Generally, positivity is considered a good thing. However, there are situations where always looking for the positive creates a potentially negative, dangerous, and even self-destructive scenario.

“Toxic positivity” is a newer term for a pervasive issue. It is the belief or the sense that no matter how bad a situation may be, it is critical to always focus on staying happy, positive, and upbeat. This is more than a “pull yourself up by the bootstraps” type of outlook. Instead, it is a falsely positive outlook that refuses to accept the very real issues and problems occurring in a relationship.

In unhealthy relationships, including in relationships with addicts, narcissists, and abusers, failing to see, recognize, and acknowledge the dysfunction and emotional and/or physical dangers of staying in the relationship is extremely unhealthy.

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Signs of Toxic Positivity

Recognizing the signs of toxic positivity in yourself is critical. Often this behavior is learned from childhood and can be linked to dysfunctional parenting. In these situations, the child was rewarded for always staying happy and never complaining or commenting on negative issues. In this way, staying positive became an unhealthy coping mechanism that carried forward into other relationships as an adult.

Signs of toxic positivity include:

  • Denial of “negative” emotions — Feelings of sadness, anger, resentment, loneliness, frustration, embarrassment, or other negative emotions are stifled and pushed down, replaced by false happiness and upbeat optimism that are not in sync with the actual situation and experience.
  • Invalidation of natural emotions — Invalidating natural emotions creates a lack of self-awareness and self-worth, where authentic feelings are dismissed and replaced by artificial feelings that do not match the event or situation.
  • Guilt about feelings — Feelings are emotional reactions to a situation. Having feelings should not generate guilt, but inappropriately acting on feelings in negative ways can result in guilt.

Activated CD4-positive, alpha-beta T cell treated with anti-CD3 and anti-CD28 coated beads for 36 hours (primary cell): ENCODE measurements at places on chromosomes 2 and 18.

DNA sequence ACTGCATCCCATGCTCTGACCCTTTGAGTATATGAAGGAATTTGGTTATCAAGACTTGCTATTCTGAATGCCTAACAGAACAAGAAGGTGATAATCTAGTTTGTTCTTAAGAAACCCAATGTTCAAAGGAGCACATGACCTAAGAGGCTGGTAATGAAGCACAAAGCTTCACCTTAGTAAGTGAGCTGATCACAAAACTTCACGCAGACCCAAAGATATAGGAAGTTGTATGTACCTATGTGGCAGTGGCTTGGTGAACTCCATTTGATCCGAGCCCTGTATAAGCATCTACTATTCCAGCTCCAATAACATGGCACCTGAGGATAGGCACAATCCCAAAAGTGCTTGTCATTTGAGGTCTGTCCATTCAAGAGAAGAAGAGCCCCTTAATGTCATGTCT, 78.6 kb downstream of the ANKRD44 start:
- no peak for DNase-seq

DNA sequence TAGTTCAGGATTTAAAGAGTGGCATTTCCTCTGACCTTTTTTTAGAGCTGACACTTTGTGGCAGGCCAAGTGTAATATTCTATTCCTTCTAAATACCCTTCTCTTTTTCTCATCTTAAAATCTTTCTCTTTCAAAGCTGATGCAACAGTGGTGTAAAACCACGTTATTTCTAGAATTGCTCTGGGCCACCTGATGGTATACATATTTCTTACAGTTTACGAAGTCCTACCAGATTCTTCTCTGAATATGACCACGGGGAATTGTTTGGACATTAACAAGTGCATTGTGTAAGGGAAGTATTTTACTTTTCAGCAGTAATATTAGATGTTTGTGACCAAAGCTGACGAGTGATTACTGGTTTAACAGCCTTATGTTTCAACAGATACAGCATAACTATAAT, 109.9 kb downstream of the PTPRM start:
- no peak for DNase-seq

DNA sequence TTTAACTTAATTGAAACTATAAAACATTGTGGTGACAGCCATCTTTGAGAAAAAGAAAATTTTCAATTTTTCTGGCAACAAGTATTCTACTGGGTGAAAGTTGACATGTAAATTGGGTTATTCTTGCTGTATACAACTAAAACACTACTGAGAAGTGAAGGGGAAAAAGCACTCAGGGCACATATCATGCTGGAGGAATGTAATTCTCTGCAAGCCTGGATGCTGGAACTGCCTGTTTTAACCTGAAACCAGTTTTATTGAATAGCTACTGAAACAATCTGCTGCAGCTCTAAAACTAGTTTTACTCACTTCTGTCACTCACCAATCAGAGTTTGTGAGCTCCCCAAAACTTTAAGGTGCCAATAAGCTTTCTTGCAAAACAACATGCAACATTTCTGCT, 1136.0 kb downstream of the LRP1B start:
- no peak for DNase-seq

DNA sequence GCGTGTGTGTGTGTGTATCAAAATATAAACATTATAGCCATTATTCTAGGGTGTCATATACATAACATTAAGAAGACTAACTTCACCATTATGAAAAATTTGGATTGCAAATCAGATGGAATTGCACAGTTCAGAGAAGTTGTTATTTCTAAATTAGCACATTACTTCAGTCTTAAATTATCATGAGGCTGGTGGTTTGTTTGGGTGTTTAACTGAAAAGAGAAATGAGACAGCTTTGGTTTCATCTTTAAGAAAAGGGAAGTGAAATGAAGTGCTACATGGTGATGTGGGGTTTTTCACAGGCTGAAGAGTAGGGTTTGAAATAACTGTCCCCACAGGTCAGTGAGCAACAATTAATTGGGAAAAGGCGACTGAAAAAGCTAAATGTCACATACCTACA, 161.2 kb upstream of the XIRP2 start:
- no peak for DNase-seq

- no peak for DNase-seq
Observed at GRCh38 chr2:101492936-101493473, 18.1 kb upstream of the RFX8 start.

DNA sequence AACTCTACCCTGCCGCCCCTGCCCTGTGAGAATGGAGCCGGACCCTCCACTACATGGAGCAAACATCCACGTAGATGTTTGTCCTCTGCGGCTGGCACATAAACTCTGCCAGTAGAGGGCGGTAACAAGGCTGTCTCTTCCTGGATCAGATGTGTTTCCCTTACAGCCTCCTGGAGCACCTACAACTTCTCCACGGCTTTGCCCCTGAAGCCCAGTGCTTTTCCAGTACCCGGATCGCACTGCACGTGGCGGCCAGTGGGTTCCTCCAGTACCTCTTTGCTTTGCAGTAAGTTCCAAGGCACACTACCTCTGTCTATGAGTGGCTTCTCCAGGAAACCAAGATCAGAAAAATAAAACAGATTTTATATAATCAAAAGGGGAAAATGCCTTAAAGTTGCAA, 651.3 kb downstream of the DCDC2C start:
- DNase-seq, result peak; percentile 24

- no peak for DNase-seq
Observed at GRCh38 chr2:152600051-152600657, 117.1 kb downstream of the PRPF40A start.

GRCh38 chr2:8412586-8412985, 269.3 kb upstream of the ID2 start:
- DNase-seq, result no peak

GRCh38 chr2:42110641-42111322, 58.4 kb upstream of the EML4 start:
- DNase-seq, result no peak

• Inability to respect other people’s emotional experiences — Telling people they should not feel negative after an event and pushing them to feel upbeat and positive even when they express deep emotional responses.
  • Emotionally shaming others — Telling people that they have to be positive, that they are overblowing a situation, or that they have no right to feel a negative emotion are signs you may have toxic positivity.

Tips for Balancing Toxic Positivity

Positivity is not a bad thing when it is balanced with an authentic emotional response to a situation. Learning to be comfortable and confident in expressing a full range of emotions, and not just the positive emotions, can be a challenge.

Some of the most effective strategies to reverse toxic positivity include:

  • Therapy — Working with a therapist or counselor is an effective way to go deeper into emotional responses in a safe, therapeutic environment. This is also the way to discover where this coping mechanism was developed in life and why it is no longer healthy to use.
  • Journaling — Recognizing emotions as they occur and journaling how these feelings impacted your life in a given situation helps you become more comfortable in acknowledging positive and negative emotions in real-world situations.
  • Practice validation — Learning to respect the emotions of others as well as your own is an important skill. Practice listening and considering the other person’s perspective, respecting their emotions, and providing a supportive statement that does not negate their emotional experience.

    It is possible to replace toxic positivity with a balanced emotional response. This change takes personal awareness, time, and practice. However, it is worth the effort to experience authentic emotional responses in all relationships.

Do you see yourself using toxic positivity? How about someone you know? What steps can you take? What can we do to help? Be sure to share your thoughts and questions using the comment section below so we can all learn from and help each other…

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